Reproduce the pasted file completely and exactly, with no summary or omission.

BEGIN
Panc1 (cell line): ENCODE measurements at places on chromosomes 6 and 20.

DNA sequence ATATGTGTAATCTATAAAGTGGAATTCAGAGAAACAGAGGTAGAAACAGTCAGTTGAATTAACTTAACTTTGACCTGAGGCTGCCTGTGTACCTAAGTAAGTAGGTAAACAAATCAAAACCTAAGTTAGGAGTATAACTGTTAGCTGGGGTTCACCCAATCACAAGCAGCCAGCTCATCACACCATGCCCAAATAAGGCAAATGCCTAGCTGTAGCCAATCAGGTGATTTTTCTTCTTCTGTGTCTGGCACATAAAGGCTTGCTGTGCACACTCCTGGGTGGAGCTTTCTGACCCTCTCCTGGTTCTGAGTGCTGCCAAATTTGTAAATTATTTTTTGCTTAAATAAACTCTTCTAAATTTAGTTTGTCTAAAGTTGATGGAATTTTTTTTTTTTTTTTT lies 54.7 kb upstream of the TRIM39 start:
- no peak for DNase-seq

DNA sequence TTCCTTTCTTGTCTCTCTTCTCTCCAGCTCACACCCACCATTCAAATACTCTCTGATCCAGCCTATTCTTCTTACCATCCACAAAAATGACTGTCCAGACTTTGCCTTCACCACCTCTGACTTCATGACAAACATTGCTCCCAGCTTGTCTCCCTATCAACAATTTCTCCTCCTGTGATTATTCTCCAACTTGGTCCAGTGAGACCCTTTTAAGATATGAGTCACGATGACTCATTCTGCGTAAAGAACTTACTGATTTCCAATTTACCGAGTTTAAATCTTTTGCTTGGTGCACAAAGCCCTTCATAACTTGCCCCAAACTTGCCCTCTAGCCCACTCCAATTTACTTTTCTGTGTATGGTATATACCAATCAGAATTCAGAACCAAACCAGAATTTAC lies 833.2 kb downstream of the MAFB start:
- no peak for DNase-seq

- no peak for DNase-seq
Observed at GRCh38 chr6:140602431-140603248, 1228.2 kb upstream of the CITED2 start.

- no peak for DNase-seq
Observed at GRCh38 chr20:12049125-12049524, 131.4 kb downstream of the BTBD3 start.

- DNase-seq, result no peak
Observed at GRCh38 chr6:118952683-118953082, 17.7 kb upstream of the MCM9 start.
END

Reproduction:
Panc1 (cell line): ENCODE measurements at places on chromosomes 6 and 20.

DNA sequence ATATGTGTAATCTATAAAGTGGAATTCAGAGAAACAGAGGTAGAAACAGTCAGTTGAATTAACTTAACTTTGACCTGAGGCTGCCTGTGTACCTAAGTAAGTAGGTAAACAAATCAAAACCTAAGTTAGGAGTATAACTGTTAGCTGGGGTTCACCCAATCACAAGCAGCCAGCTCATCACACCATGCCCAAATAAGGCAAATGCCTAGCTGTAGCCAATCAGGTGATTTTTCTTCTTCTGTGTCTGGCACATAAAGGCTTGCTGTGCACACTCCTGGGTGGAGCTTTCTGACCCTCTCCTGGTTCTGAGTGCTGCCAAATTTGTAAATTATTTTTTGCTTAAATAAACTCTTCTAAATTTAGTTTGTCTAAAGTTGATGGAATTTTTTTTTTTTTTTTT lies 54.7 kb upstream of the TRIM39 start:
- no peak for DNase-seq

DNA sequence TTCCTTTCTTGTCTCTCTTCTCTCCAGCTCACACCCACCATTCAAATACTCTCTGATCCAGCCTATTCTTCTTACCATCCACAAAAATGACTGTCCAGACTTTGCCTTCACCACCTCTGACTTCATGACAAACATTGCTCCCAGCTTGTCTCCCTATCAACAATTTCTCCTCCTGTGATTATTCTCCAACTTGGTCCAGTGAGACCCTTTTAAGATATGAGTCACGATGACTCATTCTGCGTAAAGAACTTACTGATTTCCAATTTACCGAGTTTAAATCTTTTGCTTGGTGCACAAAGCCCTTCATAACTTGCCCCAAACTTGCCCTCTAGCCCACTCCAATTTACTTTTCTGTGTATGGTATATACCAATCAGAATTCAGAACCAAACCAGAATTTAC lies 833.2 kb downstream of the MAFB start:
- no peak for DNase-seq

- no peak for DNase-seq
Observed at GRCh38 chr6:140602431-140603248, 1228.2 kb upstream of the CITED2 start.

- no peak for DNase-seq
Observed at GRCh38 chr20:12049125-12049524, 131.4 kb downstream of the BTBD3 start.

- DNase-seq, result no peak
Observed at GRCh38 chr6:118952683-118953082, 17.7 kb upstream of the MCM9 start.